Hordeum pusillum or little barley is a diploid annual grass native to the United States (except the westernmost parts), which arrived via multiple long-distance dispersals of a southern South American species of Hordeum about one million years ago. Its closest relatives are therefore not the other North American taxa like meadow barley (H. brachyantherum) or foxtail barley (squirreltail grass, H. jubatum), but rather Hordeum species of the pampas of central Argentina and Uruguay. It is less closely related to the Old World domesticated barley, from which it diverged about 12 million years ago.
The tiny seeds are edible, and this plant was part of the Eastern Agricultural Complex of cultivated plants used in Pre-Columbian times by Native Americans. Before being displaced by maize agriculture, little barley may have been domesticated. Today it can be found in grassland, Sonoran desert, at the edges of marshes, as well as ruderal habitats like roadsides.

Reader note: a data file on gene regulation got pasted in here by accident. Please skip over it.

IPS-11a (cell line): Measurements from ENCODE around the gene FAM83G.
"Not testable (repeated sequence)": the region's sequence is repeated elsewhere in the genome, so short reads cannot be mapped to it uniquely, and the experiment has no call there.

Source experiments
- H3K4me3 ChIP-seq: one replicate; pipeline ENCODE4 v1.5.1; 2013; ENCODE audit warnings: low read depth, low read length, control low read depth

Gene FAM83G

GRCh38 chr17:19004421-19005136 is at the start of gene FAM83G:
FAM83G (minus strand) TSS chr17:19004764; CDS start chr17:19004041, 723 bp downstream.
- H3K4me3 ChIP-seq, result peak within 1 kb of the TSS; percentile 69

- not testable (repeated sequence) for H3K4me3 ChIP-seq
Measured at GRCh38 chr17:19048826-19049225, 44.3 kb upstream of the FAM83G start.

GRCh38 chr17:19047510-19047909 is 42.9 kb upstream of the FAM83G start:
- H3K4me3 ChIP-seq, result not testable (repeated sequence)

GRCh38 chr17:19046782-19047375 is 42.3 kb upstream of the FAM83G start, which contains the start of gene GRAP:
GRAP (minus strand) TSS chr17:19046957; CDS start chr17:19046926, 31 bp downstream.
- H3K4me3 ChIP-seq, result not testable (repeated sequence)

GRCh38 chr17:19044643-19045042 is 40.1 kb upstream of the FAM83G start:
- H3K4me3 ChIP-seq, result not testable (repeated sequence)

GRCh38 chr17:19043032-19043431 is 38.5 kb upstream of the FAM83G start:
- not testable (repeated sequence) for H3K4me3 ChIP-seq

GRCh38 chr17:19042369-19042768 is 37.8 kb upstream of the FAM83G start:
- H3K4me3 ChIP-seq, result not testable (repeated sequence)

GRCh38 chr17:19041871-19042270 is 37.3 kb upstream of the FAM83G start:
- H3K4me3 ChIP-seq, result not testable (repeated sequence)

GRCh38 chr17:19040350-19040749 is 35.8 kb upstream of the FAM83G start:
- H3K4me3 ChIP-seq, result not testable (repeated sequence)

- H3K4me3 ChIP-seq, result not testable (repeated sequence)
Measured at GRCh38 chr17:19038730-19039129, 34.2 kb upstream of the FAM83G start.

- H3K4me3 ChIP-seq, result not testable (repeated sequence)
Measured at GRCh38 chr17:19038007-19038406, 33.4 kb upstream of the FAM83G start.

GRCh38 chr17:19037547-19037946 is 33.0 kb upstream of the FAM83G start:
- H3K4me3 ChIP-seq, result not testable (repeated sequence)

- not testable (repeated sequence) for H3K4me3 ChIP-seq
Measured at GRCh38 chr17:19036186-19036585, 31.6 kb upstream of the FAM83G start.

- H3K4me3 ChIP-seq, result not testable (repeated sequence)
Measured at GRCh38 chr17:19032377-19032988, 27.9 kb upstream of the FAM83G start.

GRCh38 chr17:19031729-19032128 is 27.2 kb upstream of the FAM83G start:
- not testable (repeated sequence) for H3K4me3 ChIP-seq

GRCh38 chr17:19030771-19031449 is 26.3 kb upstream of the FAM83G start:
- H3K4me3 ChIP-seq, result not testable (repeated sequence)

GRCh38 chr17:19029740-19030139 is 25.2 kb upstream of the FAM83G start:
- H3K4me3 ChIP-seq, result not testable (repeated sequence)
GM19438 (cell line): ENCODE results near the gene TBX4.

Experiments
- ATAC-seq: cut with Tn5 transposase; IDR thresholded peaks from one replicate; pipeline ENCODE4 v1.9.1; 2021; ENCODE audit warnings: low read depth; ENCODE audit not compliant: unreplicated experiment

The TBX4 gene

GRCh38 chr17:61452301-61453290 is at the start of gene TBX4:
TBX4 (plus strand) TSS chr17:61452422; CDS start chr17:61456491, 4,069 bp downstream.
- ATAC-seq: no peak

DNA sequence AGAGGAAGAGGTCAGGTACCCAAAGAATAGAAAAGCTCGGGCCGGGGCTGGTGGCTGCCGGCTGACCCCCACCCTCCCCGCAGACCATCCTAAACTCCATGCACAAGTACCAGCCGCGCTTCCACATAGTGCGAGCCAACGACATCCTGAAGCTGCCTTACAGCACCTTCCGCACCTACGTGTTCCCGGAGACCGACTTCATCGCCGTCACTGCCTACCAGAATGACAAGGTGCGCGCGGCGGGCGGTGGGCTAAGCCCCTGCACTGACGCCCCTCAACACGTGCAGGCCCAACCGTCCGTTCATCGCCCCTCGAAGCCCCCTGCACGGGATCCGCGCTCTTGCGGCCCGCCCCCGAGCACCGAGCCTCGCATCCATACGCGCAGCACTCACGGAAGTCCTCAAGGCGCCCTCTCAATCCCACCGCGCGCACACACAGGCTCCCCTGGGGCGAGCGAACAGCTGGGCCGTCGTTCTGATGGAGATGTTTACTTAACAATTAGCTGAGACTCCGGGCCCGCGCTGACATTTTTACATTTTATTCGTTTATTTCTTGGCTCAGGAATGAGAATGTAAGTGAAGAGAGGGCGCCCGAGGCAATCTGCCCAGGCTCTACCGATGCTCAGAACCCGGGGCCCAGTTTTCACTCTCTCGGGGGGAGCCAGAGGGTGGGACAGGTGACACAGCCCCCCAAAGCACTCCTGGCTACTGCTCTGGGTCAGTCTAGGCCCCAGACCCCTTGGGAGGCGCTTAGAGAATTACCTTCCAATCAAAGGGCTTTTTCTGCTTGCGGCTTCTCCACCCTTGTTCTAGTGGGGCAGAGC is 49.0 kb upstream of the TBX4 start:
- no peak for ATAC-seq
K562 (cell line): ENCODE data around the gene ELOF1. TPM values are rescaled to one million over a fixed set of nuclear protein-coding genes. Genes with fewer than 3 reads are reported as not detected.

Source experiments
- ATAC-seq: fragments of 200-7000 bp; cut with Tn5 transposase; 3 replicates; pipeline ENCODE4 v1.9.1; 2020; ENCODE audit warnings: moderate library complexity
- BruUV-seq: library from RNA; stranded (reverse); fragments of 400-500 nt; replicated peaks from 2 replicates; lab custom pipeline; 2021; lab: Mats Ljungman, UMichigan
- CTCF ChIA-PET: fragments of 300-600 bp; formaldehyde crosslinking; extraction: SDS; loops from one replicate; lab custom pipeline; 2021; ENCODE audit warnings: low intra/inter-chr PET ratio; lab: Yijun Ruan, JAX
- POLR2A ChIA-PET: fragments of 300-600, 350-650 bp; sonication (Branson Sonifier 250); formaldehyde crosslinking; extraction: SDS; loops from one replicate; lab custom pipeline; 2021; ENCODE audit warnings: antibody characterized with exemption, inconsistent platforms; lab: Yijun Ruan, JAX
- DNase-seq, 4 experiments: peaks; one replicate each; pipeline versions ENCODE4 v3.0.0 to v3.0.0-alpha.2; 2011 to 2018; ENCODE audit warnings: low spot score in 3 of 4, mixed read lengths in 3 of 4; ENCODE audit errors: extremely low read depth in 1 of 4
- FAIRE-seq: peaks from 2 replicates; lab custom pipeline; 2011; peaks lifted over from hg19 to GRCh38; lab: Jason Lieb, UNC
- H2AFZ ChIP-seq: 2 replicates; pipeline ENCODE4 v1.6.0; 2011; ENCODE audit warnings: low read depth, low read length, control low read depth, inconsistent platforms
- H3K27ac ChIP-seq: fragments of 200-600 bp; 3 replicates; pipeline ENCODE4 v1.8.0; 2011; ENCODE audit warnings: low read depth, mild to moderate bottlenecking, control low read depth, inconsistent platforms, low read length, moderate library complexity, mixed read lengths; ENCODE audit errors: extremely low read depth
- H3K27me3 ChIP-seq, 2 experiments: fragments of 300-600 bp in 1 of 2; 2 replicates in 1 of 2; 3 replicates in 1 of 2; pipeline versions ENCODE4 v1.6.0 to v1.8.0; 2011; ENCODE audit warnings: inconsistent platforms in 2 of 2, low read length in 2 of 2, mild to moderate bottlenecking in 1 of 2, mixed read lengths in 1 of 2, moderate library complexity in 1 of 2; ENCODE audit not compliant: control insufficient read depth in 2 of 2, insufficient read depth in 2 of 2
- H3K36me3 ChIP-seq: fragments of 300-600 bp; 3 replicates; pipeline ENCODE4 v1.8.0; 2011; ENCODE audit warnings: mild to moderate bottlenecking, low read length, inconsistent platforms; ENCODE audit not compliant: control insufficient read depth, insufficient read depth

- Blattner, F. R. (2006). "Multiple Intercontinental Dispersals Shaped the Distribution area of Hordeum (Poaceae)". New Phytologist 169 (3): 603–614. doi:10.1111/j.1469-8137.2005.01610.x. PMID 16411962. Retrieved April 10, 2009.
- National Plant Data Center (2010). "PLANTS Profile: Hordeum pusillum Nutt. – little barley". The PLANTS Database. Baton Rouge, LA: USDA Natural Resources Conservation Service. Retrieved April 3, 2010.
- Hilty, John (January 28, 2010). "Little Barley". Illinois Wildflowers. Urbana, IL: self-published. Retrieved April 3, 2010.
- Pleines, T.; Blattner, F. R. (2008). "Phylogeographic Implications of an AFLP Phylogeny of the American Diploid Hordeum Species (Poaceae: Triticeae)". Taxon 57 (3): 875–881. Retrieved April 10, 2009.[clarification needed]
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